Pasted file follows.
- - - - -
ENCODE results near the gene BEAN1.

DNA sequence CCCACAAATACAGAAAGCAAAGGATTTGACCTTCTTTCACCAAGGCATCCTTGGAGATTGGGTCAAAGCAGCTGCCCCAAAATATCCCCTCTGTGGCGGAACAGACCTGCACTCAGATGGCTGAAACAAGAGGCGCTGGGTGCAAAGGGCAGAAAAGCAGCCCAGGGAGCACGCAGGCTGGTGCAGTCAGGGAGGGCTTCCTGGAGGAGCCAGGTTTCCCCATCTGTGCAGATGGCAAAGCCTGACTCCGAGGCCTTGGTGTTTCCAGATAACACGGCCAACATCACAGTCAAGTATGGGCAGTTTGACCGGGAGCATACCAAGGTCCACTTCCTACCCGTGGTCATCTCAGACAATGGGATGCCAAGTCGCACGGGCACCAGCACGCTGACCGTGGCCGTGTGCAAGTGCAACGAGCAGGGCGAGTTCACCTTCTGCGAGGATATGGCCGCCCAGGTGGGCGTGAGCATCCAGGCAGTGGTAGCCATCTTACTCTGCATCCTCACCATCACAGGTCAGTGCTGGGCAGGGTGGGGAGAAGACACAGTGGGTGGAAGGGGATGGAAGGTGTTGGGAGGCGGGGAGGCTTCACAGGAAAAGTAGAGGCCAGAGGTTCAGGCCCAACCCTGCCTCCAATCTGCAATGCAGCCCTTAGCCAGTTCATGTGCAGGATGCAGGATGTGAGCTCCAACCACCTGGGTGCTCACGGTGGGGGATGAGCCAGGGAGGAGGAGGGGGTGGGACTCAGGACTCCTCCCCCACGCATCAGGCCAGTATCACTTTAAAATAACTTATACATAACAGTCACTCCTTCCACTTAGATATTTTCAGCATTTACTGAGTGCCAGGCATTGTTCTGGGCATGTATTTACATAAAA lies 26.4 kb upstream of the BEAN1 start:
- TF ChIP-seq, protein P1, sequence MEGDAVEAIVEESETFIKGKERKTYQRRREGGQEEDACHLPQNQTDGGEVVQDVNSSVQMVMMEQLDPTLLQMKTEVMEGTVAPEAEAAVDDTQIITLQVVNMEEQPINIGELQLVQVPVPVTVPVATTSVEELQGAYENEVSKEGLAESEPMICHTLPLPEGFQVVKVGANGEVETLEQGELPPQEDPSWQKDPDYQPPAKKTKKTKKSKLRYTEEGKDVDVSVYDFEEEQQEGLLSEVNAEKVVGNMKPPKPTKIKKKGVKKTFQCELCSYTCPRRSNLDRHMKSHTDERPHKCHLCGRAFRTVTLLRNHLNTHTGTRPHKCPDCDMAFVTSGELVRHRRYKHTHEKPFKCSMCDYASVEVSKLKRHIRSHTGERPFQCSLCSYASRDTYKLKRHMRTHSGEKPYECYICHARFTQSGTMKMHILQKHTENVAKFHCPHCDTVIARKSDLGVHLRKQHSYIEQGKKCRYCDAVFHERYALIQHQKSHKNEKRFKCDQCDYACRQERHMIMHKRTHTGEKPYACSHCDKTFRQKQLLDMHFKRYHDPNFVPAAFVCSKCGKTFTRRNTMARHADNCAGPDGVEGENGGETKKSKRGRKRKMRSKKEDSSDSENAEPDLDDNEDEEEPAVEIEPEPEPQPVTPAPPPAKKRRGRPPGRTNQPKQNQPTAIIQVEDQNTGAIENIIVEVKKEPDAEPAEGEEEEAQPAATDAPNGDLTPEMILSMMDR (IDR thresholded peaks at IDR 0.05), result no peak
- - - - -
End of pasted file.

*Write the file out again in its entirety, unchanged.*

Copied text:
ENCODE results near the gene BEAN1.

DNA sequence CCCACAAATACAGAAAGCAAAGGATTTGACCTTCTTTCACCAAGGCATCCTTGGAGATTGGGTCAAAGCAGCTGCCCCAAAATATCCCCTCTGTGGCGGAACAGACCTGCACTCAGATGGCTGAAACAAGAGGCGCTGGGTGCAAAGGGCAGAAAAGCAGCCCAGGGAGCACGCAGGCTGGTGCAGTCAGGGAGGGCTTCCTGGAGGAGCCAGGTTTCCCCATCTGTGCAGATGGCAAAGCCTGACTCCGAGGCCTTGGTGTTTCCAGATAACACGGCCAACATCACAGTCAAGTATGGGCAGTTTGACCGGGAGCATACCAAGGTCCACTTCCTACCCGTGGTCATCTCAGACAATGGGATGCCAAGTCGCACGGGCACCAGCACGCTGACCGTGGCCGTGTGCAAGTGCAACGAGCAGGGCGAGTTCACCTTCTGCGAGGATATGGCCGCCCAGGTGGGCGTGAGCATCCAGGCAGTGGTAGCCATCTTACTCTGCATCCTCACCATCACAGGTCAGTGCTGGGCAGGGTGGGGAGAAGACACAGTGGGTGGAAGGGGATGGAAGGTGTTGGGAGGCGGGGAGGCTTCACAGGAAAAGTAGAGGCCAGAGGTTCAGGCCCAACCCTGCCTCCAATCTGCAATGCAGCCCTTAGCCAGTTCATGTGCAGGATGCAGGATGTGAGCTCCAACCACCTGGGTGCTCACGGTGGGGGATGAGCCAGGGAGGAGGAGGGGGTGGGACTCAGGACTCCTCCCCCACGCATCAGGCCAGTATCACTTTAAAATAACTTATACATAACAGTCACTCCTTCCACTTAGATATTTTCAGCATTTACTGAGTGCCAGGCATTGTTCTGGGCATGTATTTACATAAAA lies 26.4 kb upstream of the BEAN1 start:
- TF ChIP-seq, protein P1, sequence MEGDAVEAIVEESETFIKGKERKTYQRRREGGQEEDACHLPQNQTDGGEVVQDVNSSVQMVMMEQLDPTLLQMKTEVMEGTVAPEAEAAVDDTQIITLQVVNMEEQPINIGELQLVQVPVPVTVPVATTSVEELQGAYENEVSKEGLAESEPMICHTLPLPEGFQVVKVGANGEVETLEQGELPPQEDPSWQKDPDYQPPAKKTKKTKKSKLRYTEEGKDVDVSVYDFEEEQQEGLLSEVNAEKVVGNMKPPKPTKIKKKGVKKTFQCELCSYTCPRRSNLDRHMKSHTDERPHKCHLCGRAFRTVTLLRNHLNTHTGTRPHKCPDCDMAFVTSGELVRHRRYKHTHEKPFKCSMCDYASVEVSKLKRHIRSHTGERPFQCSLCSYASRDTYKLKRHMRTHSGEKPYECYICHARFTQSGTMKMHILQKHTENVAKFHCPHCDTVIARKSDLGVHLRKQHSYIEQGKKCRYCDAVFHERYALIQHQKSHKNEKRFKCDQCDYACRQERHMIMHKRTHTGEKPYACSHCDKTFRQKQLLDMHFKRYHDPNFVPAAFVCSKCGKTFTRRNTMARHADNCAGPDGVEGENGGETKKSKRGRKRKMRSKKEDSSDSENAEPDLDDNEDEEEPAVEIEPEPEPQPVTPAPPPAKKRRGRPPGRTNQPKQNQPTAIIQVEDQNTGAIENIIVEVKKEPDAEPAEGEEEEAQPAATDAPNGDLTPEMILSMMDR (IDR thresholded peaks at IDR 0.05), result no peak